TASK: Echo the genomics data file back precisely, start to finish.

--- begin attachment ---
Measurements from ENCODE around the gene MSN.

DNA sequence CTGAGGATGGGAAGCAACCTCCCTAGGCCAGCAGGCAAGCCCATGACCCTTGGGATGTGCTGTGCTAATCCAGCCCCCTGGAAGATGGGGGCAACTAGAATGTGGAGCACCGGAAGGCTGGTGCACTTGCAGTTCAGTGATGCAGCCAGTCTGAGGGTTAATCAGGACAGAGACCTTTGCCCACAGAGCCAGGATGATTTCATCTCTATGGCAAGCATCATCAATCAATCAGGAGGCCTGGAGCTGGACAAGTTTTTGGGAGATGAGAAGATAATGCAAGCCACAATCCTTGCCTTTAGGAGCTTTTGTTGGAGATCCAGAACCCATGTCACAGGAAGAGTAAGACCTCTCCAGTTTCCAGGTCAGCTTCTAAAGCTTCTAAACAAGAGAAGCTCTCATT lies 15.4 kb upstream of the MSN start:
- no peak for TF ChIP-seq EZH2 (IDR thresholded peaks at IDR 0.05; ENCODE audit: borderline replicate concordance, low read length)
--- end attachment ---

Measurements from ENCODE around the gene MSN.

DNA sequence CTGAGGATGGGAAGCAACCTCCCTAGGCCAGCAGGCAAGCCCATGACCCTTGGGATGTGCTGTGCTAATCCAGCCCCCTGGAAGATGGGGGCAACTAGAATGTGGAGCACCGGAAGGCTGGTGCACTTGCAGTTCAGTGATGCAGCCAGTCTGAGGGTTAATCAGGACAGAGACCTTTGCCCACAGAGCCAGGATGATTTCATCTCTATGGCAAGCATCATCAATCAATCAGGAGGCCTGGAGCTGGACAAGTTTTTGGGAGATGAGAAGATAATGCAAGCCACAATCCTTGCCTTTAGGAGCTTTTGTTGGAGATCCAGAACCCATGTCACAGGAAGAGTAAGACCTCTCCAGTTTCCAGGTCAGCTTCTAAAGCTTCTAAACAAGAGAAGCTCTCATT lies 15.4 kb upstream of the MSN start:
- no peak for TF ChIP-seq EZH2 (IDR thresholded peaks at IDR 0.05; ENCODE audit: borderline replicate concordance, low read length)